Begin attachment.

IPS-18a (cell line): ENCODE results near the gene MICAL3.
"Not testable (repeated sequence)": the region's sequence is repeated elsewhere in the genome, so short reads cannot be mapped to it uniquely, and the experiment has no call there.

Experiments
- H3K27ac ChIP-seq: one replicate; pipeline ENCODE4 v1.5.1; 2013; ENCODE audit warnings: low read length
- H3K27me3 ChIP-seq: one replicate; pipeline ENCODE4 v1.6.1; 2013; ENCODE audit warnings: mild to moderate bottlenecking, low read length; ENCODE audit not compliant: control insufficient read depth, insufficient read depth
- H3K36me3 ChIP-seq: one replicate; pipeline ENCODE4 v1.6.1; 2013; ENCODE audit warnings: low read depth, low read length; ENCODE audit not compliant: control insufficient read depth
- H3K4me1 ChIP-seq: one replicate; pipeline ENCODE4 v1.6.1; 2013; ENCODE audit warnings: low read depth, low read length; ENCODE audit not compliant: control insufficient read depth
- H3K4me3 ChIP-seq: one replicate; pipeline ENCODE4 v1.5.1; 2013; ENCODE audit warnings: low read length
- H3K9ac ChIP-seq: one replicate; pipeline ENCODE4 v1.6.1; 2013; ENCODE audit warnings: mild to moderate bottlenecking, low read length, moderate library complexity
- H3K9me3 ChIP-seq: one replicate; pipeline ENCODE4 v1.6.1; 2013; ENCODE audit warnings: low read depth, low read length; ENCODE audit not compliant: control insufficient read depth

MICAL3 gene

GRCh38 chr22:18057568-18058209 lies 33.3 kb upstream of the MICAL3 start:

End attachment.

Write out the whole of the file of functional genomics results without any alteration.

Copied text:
IPS-18a (cell line): ENCODE results near the gene MICAL3.
"Not testable (repeated sequence)": the region's sequence is repeated elsewhere in the genome, so short reads cannot be mapped to it uniquely, and the experiment has no call there.

Experiments
- H3K27ac ChIP-seq: one replicate; pipeline ENCODE4 v1.5.1; 2013; ENCODE audit warnings: low read length
- H3K27me3 ChIP-seq: one replicate; pipeline ENCODE4 v1.6.1; 2013; ENCODE audit warnings: mild to moderate bottlenecking, low read length; ENCODE audit not compliant: control insufficient read depth, insufficient read depth
- H3K36me3 ChIP-seq: one replicate; pipeline ENCODE4 v1.6.1; 2013; ENCODE audit warnings: low read depth, low read length; ENCODE audit not compliant: control insufficient read depth
- H3K4me1 ChIP-seq: one replicate; pipeline ENCODE4 v1.6.1; 2013; ENCODE audit warnings: low read depth, low read length; ENCODE audit not compliant: control insufficient read depth
- H3K4me3 ChIP-seq: one replicate; pipeline ENCODE4 v1.5.1; 2013; ENCODE audit warnings: low read length
- H3K9ac ChIP-seq: one replicate; pipeline ENCODE4 v1.6.1; 2013; ENCODE audit warnings: mild to moderate bottlenecking, low read length, moderate library complexity
- H3K9me3 ChIP-seq: one replicate; pipeline ENCODE4 v1.6.1; 2013; ENCODE audit warnings: low read depth, low read length; ENCODE audit not compliant: control insufficient read depth

MICAL3 gene

GRCh38 chr22:18057568-18058209 lies 33.3 kb upstream of the MICAL3 start: